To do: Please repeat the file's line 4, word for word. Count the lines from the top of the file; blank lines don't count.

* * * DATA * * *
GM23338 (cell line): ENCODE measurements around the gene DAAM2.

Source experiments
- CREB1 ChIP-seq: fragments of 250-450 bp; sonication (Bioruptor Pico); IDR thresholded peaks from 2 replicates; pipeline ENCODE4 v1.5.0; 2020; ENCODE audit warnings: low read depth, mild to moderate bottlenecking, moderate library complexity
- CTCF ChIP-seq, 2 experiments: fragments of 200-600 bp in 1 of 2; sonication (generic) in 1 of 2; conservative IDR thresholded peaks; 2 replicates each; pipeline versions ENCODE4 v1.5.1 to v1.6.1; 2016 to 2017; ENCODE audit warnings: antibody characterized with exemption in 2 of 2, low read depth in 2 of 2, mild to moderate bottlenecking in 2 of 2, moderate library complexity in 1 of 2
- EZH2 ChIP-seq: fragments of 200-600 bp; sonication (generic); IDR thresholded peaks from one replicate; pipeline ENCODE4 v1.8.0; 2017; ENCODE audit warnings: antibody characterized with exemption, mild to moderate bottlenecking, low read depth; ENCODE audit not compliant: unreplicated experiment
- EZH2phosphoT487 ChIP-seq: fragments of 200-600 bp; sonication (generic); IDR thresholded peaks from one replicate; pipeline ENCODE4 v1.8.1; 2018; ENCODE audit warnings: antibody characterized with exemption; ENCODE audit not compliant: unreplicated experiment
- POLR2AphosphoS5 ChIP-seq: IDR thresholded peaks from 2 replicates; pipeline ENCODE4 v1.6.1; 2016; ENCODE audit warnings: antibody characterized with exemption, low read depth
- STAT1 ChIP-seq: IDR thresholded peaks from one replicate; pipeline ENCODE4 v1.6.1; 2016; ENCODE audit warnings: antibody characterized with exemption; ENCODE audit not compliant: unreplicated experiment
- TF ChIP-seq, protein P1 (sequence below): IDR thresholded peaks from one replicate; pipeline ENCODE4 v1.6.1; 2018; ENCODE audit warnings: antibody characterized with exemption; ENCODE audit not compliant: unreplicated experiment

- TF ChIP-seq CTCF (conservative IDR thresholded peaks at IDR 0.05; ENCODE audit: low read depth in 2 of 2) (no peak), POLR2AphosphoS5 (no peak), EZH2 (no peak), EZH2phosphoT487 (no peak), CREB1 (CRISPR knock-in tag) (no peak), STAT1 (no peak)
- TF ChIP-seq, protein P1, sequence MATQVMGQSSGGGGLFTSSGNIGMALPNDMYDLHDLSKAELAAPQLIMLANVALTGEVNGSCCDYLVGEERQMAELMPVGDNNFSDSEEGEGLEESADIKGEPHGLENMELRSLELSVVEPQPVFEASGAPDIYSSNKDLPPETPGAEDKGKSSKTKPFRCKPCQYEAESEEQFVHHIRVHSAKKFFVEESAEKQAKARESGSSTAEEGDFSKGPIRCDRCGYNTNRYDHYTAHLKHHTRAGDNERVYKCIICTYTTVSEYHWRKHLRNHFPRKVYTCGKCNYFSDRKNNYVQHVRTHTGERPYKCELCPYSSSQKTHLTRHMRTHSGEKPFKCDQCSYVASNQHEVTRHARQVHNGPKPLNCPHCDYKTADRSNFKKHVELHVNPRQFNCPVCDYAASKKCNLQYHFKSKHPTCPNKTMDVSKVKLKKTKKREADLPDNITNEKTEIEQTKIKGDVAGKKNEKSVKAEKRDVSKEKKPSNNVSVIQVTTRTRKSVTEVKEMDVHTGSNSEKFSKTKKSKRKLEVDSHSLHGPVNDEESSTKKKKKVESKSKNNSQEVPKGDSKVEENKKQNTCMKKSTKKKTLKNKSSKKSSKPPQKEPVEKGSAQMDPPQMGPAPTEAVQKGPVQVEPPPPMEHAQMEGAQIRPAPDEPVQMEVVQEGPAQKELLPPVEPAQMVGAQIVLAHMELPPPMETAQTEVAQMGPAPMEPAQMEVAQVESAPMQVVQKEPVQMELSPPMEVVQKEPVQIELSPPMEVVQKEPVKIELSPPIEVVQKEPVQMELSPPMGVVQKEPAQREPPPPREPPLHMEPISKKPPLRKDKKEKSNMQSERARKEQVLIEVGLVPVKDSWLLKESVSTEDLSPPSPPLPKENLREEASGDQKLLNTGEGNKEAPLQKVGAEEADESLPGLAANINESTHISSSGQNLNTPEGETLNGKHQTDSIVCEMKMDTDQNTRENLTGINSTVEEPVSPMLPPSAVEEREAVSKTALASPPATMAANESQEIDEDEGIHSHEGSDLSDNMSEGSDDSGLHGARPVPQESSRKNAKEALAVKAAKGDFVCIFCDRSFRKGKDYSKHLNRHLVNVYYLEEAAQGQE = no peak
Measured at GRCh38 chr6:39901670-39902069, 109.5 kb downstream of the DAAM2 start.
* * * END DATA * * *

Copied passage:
- CTCF ChIP-seq, 2 experiments: fragments of 200-600 bp in 1 of 2; sonication (generic) in 1 of 2; conservative IDR thresholded peaks; 2 replicates each; pipeline versions ENCODE4 v1.5.1 to v1.6.1; 2016 to 2017; ENCODE audit warnings: antibody characterized with exemption in 2 of 2, low read depth in 2 of 2, mild to moderate bottlenecking in 2 of 2, moderate library complexity in 1 of 2